West Suffolk NHS: Ophthalmology

West Suffolk NHS Foundation Trust Clinical Photography app: Ophthalmology

The Challenge

Following the successful implementation of the new Clinical Photography app in several areas across West Suffolk Hospital, the Trust began work on redeploying the app to meet the needs of the Ophthalmology department.

The Clinical Photography app, which has replaced a fragmented and time-consuming process, assists clinicians at the Trust in providing care with the aid of photography. The app has improved patient experience, quality of care and data security within the Trust by simplifying the process and submitting data directly to the EPR.

Read the full clinical photography case study here.

Dr Chrishan Gunasekera, Chief Resident at WSFT, recently carried out research into the lack
of Ophthalmology training provided in medical schools, which influenced the level of Direct Ophthalmoscopy taking place within the hospital setting. As a means of combatting this, Dr Chrishan discovered that it was possible to take high-resolution photographs of the back of the eye using an unmodified iPhone X, equipped with a telephoto lens.

The Solution

Dr Chrishan realised that the technology to put his research into practice already existed within the Trust in the form of the Clinical Photography app. To ensure the process was achieving the best results, the Trust invested in the iPhone X – a more powerful device with a higher specification than those already in use. The introduction of the larger, high spec device, meant that the Clinician Photography app needed to be tweaked for screen compatibility – a task that was undertaken by the IT team at WSFT using NDL Digitise.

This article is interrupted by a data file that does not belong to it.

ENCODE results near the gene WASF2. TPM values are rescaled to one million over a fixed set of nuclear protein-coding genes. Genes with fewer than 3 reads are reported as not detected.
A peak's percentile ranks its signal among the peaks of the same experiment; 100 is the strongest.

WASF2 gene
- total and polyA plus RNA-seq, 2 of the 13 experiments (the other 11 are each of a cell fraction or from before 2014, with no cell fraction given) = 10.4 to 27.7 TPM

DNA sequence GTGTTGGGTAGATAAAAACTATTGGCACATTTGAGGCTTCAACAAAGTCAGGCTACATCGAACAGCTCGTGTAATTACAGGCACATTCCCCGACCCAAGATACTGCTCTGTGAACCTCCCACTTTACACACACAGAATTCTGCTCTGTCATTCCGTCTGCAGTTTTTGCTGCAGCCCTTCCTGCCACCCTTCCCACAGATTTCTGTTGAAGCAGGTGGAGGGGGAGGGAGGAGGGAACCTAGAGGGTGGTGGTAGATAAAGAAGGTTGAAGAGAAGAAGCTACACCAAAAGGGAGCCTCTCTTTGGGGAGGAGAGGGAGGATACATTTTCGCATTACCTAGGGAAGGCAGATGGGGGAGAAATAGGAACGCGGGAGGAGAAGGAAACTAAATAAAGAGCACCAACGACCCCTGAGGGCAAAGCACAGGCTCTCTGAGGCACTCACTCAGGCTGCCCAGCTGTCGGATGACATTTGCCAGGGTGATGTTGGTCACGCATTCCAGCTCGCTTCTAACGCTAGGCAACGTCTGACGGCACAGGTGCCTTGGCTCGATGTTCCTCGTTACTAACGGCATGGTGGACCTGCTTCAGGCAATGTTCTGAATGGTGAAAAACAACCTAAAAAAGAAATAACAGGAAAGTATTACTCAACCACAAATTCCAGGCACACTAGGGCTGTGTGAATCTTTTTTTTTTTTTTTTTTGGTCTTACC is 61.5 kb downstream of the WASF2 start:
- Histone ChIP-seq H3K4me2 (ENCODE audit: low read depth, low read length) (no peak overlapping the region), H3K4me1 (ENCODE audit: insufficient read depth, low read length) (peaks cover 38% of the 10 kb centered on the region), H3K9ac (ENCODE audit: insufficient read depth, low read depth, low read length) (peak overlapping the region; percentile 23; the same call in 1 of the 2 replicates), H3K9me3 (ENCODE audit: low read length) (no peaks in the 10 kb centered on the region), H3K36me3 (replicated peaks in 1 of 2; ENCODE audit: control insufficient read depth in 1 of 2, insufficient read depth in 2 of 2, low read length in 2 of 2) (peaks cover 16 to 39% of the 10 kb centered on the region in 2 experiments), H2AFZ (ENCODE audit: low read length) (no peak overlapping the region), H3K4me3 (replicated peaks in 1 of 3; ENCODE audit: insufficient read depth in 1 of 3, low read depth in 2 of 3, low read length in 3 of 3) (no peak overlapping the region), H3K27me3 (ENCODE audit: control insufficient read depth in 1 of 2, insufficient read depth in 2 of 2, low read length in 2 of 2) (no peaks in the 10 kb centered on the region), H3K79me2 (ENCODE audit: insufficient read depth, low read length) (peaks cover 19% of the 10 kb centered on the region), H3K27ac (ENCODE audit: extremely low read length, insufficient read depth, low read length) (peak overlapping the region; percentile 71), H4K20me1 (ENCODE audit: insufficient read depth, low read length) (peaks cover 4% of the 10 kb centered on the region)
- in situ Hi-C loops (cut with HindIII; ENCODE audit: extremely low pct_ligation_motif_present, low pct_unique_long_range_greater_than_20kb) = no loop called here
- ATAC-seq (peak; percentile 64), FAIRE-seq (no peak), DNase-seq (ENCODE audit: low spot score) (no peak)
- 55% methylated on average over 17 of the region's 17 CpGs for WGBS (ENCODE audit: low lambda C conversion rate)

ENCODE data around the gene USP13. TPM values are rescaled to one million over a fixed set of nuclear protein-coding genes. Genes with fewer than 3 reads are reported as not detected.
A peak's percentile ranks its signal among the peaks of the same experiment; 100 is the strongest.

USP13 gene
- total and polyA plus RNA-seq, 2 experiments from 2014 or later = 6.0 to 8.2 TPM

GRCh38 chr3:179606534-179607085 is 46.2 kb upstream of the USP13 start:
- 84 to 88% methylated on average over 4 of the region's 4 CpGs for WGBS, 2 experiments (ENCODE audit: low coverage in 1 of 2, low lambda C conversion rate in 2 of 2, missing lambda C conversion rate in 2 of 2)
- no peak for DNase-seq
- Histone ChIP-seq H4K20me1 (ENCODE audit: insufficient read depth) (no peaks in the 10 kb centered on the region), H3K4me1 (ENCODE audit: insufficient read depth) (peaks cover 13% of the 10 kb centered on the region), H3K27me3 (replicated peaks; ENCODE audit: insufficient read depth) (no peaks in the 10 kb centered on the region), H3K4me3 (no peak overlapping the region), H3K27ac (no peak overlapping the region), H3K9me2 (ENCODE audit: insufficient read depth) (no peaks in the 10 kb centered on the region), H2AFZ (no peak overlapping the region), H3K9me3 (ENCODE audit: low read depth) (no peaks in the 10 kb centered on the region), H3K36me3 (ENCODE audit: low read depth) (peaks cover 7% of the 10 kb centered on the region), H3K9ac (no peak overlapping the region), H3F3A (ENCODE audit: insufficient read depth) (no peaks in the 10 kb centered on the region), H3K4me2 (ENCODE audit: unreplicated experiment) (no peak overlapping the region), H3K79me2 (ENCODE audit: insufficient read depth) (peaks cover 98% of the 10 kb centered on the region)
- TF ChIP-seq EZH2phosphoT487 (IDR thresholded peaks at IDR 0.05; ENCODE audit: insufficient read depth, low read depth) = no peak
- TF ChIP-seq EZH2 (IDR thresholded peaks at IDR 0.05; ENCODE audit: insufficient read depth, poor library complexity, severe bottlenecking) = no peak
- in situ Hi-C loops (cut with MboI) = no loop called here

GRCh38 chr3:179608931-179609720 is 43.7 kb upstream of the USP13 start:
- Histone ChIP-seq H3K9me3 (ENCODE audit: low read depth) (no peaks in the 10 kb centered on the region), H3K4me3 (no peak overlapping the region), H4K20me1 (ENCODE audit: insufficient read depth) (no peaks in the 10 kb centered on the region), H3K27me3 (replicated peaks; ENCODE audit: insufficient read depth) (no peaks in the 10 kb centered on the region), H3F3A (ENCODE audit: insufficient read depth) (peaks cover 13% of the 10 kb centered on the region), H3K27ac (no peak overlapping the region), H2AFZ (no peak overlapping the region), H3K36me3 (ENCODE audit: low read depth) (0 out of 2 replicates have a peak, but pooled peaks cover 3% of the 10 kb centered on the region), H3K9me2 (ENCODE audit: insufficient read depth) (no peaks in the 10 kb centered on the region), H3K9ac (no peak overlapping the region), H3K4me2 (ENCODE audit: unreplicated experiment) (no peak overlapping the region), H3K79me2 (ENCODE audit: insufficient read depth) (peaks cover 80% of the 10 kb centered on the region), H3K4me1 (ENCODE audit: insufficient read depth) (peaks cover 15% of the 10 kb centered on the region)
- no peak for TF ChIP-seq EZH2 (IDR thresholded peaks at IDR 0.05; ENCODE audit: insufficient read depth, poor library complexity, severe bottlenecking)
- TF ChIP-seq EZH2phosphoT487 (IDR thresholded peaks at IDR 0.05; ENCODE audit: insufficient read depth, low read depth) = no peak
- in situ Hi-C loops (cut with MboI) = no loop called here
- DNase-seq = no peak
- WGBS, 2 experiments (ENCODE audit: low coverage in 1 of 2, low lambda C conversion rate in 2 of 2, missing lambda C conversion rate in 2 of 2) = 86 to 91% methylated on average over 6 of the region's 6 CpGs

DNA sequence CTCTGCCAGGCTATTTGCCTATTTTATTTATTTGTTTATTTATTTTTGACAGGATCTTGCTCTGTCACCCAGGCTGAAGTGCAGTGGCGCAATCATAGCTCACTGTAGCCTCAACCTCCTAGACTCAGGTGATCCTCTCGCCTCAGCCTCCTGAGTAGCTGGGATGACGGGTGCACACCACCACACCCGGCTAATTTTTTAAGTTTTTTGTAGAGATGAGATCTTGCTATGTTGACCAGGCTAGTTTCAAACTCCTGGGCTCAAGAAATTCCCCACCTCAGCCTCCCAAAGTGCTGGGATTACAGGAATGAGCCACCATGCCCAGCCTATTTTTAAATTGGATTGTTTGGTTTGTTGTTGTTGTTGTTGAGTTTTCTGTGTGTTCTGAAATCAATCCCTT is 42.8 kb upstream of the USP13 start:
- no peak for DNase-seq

In addition to the app compatibility adjustments that were made, the team also developed new functionality to work with the high spec camera on the iPhone X. These features included the ability to adjust autofocus, shutter speed and ISO as well as having the option to adjust the brightness of the flash – all features that improved the quality of examinations.

Finally, the use of high-resolution video was introduced, as conditions attributed to the optic nerve such as spontaneous venous pulsation, peripapillary haemorrhages and optic atrophy are best observed using video or in real time.
Once the assessment has taken place, the images are automatically transferred to the patients record, just as they would with the standard Clinical Photography app.

The Benefits

In performing these multi-image sessions, WSFT has realised it is benefitting from the following:

  • Improved patient data security and accuracy
  • Faster and improved patient care from richer clinical data due to more clinicians using photography during assessments
  • Improved CQC rating

What's Next?

WSFT are planning to further develop the Clinical Photography app to allow it to be used outside of the hospital network but still automatically feed data back into the hospital’s system alongside the referral. Once this development is complete, the Trust will roll the app out to Community Nursing services, GPs and opticians in the area.

West Suffolk Opthalmology

“The positive feedback we have received from clinical teams within the Trust has been overwhelming. Clinicians feel the new system has enriched their roles by providing clearer support, ultimately leading to the best outcome for the patients – putting them first.” 

Liam McLaughlin, Senior Interoperability and Development Manager/Deputy CIO